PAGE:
Scott warns mines over regulations

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Vice President Guy Scott
Vice President Guy Scott

By KALONDE NYATI and NKOLE CHITALA MULAMBIA
VICE-PRESIDENT Guy Scott has warned mining firms against interfering with Zambia’s regulatory environment.
Dr Scott cited Konkola Copper Mines (KCM) as one such firm which is allegedly boasting about the money it is making in Zambia.
The Vice-President said this at the on-going Zambia International Mining and Energy Conference and Exhibition (ZIMEC) in Lusaka yesterday.

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The exhibition’s theme is ‘Securing Zambia’s growth by ensuring sustainable development of its mineral and energy resources’.
He, however, said that the country has continued to post very high economic growth rates which generally attract investors to the market.
Dr Scott also said Government stabilised the exchange rate, which was volatile a few weeks ago, as a result of falling copper prices on the London Metal Exchange.
“The exchange rate has a strong link to the growth of mining. The Kwacha has stabilised.The local currency is predicated on the price of copper, so when it jumps, the exchange rate jumps, too,” he said.
And Minister of Mines, Energy and Water Development Christopher Yaluma has reiterated that Government has no intention of nationalising the mining industry as it has performed better after privatisation.
“Mining is in private hands and the mines will never go back to the hands of Government, so do not fear when some sectors of society say Government plans to nationalise the mines because we all know the reasons the mines were privatised,” he said.
The minister said the mining industry has performed well since privatisation with production last year hitting over 755,000 tonnes.
Annual copper production is projected to reach about 1.5 million tonnes in the next two years owing to increased expansion activities in the mining industry.
Mr Yaluma said Government remains committed to ensuring the growth of the mining sector as demonstrated in initiatives such as local business development, which is aimed at enhancing local content and integrating local firms into mining.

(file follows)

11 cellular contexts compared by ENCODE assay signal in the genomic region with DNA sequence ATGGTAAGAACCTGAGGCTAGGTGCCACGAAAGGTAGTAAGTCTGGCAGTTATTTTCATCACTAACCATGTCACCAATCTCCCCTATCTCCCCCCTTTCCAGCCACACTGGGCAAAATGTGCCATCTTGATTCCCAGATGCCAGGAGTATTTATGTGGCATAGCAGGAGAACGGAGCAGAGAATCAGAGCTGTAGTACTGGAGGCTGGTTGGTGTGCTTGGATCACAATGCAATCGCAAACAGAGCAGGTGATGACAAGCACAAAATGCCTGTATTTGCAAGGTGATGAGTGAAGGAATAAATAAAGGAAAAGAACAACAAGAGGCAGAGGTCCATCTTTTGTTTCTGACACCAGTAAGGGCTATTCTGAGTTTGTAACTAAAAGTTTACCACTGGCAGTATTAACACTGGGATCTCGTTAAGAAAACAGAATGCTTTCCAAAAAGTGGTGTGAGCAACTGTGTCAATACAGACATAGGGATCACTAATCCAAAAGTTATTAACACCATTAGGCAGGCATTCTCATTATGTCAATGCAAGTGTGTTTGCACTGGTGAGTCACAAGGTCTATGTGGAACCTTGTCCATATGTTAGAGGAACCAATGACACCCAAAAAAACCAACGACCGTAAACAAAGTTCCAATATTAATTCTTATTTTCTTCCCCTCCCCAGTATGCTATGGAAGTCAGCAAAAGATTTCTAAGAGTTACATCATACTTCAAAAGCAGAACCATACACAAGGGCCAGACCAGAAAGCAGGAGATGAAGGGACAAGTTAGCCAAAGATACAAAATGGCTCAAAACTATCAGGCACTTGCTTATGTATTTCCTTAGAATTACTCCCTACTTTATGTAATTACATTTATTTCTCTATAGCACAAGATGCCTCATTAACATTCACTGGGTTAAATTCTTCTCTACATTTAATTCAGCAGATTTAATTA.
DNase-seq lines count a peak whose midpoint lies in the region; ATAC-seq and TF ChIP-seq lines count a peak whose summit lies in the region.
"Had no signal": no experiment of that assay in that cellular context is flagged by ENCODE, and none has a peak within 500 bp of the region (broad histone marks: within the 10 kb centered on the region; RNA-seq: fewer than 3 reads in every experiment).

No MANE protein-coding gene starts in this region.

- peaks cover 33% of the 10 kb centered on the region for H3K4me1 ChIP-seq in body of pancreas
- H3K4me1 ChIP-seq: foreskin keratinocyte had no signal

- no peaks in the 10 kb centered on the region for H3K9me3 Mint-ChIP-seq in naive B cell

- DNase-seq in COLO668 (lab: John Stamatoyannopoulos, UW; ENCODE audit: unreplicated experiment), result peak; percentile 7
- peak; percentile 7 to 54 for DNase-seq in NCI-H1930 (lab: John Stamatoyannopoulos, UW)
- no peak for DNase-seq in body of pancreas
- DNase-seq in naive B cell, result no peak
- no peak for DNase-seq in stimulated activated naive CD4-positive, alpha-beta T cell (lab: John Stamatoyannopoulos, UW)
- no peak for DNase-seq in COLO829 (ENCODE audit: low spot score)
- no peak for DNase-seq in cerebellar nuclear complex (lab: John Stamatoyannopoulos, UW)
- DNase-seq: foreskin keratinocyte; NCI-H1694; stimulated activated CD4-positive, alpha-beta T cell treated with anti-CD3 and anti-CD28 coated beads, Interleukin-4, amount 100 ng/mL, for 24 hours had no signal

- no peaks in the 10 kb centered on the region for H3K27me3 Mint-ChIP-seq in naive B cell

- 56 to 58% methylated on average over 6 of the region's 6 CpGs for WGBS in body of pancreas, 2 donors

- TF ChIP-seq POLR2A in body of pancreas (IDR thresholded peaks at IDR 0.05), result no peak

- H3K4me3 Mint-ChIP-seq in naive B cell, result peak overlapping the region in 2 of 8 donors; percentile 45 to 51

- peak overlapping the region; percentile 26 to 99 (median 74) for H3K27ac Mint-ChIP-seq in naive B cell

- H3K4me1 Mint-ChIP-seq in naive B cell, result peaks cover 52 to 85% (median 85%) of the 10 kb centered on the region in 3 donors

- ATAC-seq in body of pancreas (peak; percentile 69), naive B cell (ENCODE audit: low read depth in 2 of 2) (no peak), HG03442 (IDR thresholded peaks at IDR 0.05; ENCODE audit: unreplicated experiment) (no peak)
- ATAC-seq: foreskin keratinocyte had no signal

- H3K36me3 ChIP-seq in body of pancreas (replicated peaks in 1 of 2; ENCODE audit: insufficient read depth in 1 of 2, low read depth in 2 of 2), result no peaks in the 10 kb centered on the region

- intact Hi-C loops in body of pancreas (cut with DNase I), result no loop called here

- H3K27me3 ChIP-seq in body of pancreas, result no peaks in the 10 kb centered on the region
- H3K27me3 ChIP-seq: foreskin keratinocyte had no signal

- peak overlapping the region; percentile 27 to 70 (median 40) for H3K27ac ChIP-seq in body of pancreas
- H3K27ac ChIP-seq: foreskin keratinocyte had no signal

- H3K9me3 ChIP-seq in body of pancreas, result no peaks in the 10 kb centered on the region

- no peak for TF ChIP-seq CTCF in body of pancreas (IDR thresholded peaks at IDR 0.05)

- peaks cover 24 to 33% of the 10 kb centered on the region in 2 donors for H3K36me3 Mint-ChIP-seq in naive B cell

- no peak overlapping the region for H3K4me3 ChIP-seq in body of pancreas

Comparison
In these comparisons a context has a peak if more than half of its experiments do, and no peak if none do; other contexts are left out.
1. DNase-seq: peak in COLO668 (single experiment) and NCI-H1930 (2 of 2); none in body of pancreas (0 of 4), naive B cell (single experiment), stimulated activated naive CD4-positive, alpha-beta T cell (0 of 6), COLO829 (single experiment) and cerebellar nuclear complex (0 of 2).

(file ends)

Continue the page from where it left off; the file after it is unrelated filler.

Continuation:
Government is also reviewing the policy and regulatory framework to align it to international practices and enhancing and monitoring of the mining industry in an effort to enhance transparency and develop confidence among sector players.
“Government is developing reliable systems that will be used to monitor Zambia’s mineral value chain from production to export.
“We will put in place mechanisms to ensure that right from the exploration, mining, processing and export, we must have full data to depend on,” he said.
Mr Yaluma also said Government is undertaking massive power expansion projects that will support economic activity arising from mining.
Earlier,Chamber of Mines in Zambia president Emmanuel Mutati said mining companies have since privatisation invested about US$8 billion in mining projects mainly in new and expanded projects in North-Western and Copperbelt provinces.
Mr Mutati also said mining companies remitted taxes of about K6.6 million to Government in 2012, an increase from K1 million remitted in 2008.
He called for continued dialogue among stakeholders to enhance the growth of the mining industry.
“There is need for proper liaison among mining companies, Government and the communities to ensure full benefit for all,” Mr Mutati said.

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